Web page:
California's Occupational Safety and Health Standards Board will look into raising training levels and increase warnings of the dangers related to electronic newsgathering trucks, but appears unlikely to mandate extensive equipment changes, attendees of an ad hoc safety advisory committee meeting last week told B&C.
AFTRA's Leslie Simon said that the committee will recommend to the standards board many of its proposals for safety improvements. Simons said that she hopes training will apply not only for the reporters and crews who gather news, but also for assignment editors, producers and supervisors, for better understanding of conditions in the field.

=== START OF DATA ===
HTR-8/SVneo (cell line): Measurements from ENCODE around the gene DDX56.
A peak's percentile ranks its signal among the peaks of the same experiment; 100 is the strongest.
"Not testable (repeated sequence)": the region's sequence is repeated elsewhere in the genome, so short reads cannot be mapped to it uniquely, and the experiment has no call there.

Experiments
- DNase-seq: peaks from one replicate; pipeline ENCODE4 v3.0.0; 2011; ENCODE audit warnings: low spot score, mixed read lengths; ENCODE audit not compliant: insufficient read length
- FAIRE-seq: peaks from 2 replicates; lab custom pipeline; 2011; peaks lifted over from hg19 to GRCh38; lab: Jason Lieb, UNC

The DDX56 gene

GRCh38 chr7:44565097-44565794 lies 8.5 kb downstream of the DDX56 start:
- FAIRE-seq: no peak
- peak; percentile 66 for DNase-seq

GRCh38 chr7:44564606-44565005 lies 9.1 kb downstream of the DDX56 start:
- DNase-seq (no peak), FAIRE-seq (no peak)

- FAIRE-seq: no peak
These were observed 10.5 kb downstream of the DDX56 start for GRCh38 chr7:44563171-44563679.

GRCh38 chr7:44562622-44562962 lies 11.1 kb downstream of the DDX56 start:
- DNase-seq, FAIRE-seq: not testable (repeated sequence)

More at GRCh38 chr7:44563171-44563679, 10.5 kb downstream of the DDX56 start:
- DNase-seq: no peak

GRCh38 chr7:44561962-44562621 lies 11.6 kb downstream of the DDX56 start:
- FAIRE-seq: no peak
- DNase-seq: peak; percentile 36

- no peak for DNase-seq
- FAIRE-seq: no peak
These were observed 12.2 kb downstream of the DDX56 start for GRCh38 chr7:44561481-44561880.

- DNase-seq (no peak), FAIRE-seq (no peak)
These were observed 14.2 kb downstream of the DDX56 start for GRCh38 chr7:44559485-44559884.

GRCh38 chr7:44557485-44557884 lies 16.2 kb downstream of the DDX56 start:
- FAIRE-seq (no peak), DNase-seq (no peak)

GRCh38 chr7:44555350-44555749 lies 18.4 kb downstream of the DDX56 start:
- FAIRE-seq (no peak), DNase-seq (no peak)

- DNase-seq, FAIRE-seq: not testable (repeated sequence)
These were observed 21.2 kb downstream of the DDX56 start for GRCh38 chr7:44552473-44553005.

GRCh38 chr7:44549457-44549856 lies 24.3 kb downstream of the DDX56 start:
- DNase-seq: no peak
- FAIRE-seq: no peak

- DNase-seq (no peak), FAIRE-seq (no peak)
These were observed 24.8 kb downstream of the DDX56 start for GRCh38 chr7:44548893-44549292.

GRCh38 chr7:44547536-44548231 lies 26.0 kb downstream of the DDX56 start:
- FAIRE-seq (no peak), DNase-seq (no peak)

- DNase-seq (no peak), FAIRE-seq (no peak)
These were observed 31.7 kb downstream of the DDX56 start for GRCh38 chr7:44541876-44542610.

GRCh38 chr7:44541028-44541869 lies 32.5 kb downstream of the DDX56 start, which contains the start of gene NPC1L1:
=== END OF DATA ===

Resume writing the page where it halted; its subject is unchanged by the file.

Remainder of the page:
The state is not pursuing new standards that would require two-person crews in the field, deferring, it said, to the bargaining process.
Massachusetts-based safety consultant Mark Bell said the meeting was - at best - a broad declaration by the state to the industry that it's watching the safety procedures they follow. Bell said the meeting reinforced existing enforcement standards, particularly those for which KABC-TV was fined, in an accident that caused serious injuries to reporter Adrienne Alpert last year: inadequate warning signs, violating minimum clearances regarding high voltage lines, and inadequate training.
- Dan Trigoboff
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